SANDY ONE YEAR LATER: Canarsie

October 30, 2013 Heather Chin
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Canarsie was hit hard by Sandy, but residents “were excluded from” a lot of relief aid and recovery services, says Assemblymember Nick Perry.

“People in Canarsie, especially the Paerdegat area, were excluded and it was very hurtful to me and the people I represent who saw homes devastated, lost cars, basements flooded, and structural damage,” Perry explained, noting that the Federal Emergency Management Agency (FEMA) “system was inadequate.”

Part of the problem was the fact that much of the neighborhood is located in the lower-priority Zones 3, 4 and 5, placing much the neighborhood outside of the immediate evacuation zone and the attendant federal and city aid. There are also fewer public transportation options, and flooded subway tunnels kept volunteers at bay.

According to the initial findings of the Brooklyn Recovery Fund’s one-year report on the state of Sandy recovery efforts, “FEMA’s refusal to cover the cost of damage to illegal units led directly to the displacement of immigrant tenants and foreclosure on homeowners.” Canarsie’s foreclosure rate today has doubled to over 3,000. The sizable senior population was also left stranded, as only buses were still in operation in most areas.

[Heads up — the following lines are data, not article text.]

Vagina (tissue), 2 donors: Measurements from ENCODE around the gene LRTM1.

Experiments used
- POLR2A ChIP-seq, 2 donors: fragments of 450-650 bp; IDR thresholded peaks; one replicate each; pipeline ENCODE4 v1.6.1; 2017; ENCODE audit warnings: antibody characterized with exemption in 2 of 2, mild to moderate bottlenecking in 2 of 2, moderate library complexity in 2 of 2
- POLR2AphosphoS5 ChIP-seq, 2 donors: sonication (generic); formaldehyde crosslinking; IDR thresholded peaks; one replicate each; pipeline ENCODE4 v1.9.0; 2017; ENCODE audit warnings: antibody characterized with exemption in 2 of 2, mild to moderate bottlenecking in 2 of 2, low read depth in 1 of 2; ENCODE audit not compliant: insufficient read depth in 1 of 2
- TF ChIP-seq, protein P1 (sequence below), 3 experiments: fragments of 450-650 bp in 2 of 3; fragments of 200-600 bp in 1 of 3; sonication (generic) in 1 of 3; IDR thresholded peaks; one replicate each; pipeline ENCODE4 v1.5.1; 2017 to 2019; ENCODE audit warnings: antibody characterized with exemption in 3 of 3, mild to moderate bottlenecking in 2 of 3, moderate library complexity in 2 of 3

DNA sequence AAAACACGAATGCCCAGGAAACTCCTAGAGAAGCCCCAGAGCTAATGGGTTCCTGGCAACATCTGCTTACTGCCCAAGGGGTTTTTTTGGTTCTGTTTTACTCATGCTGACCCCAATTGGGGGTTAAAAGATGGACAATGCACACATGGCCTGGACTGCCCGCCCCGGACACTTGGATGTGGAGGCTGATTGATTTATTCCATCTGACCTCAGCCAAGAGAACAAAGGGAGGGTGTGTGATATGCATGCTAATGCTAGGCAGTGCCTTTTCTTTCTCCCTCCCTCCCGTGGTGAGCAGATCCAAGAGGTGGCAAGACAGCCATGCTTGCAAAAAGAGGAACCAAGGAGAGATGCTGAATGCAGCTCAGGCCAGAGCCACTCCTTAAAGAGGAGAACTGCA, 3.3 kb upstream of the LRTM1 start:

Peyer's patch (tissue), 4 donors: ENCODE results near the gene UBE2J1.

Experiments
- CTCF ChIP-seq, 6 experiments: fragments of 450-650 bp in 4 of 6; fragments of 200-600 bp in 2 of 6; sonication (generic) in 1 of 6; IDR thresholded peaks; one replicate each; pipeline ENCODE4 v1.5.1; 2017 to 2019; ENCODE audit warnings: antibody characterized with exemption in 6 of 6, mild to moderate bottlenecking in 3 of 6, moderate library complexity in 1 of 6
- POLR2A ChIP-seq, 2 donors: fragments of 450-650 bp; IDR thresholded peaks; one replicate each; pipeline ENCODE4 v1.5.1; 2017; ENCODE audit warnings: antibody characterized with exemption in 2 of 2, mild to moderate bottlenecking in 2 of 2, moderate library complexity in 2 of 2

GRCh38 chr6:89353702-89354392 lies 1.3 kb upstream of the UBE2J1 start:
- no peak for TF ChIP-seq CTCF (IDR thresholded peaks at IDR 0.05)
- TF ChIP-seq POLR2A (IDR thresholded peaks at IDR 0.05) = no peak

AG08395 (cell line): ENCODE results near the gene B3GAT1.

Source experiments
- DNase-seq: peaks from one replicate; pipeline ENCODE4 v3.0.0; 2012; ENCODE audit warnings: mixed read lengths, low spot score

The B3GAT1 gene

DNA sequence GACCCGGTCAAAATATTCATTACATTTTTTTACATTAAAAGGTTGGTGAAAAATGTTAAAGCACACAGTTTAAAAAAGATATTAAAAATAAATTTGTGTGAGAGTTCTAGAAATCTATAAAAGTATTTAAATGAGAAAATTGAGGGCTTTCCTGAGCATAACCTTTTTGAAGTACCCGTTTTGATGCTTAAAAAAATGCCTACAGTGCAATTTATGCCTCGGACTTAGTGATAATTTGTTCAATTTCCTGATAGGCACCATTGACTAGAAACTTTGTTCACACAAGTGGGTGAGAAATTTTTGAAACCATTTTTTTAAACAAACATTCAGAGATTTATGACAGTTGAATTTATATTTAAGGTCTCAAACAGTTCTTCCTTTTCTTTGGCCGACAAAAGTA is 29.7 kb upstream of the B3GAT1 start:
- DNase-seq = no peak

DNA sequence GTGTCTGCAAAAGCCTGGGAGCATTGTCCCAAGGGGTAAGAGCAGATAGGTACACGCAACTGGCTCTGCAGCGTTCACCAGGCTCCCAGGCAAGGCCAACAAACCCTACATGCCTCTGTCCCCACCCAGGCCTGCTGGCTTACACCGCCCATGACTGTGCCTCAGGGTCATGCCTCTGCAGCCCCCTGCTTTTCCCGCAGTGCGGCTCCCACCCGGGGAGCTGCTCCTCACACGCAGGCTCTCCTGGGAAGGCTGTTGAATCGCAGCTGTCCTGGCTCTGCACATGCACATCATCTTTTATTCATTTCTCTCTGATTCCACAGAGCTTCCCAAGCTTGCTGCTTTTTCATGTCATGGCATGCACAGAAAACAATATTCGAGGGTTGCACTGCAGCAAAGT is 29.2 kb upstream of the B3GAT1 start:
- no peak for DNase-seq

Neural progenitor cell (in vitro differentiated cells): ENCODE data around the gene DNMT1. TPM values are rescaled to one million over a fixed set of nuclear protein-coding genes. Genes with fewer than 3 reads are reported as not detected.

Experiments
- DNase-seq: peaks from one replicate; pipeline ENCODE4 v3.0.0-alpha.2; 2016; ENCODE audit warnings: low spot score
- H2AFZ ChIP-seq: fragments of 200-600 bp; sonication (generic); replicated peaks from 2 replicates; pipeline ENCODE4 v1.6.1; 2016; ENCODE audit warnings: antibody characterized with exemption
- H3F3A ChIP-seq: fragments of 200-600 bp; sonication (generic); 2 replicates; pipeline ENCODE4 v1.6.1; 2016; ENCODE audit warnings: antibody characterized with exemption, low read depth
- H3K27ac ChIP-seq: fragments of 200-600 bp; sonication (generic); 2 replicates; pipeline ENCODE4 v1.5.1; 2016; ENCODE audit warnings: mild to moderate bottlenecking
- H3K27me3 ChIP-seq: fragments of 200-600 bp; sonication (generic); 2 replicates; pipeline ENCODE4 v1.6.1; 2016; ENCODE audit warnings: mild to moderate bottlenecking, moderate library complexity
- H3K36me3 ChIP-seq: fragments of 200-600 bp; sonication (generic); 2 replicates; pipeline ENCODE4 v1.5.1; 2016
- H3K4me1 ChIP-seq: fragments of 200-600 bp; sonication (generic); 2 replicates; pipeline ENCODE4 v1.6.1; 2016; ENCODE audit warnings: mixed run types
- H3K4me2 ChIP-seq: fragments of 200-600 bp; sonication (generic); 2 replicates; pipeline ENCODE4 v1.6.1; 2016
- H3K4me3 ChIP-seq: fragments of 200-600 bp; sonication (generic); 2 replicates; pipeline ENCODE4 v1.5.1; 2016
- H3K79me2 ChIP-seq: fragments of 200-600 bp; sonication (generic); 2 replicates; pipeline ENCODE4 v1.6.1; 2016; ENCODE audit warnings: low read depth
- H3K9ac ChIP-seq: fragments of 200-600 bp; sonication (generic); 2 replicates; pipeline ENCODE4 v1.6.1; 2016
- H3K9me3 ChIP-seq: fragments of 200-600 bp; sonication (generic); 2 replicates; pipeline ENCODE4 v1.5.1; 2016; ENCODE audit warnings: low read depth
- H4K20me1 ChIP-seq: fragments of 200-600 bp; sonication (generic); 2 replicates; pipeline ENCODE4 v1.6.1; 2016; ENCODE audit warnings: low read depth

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Still, hope remains important to recovery, and representatives from the Canarsie Recovery Coalition (CRC), located at 744 East 87th Street, are “definitely optimistic about what’s going on in our community.

“From Sandy to now, there has been a huge difference,” noted Nefertiti Leach, project administrator at the CRC. “From recovery to sustainability, and whether we’re [providing] repairs and access to resources, we’re optimistic. There is a sense of urgency in the fact that, as much has been done in the past year, there is still a lot of work to do as a team.”

The experience has also united the previously fragmented community of African Americans, and Haitian Creole, Italian, West Indian, and Spanish immigrants, said Leach. Everyone is now communicating, she said.

The CRC holds monthly meetings at which residents, faith-based organizations, elected officials and others can brainstorm and coordinate resources. For more information, email [email protected].


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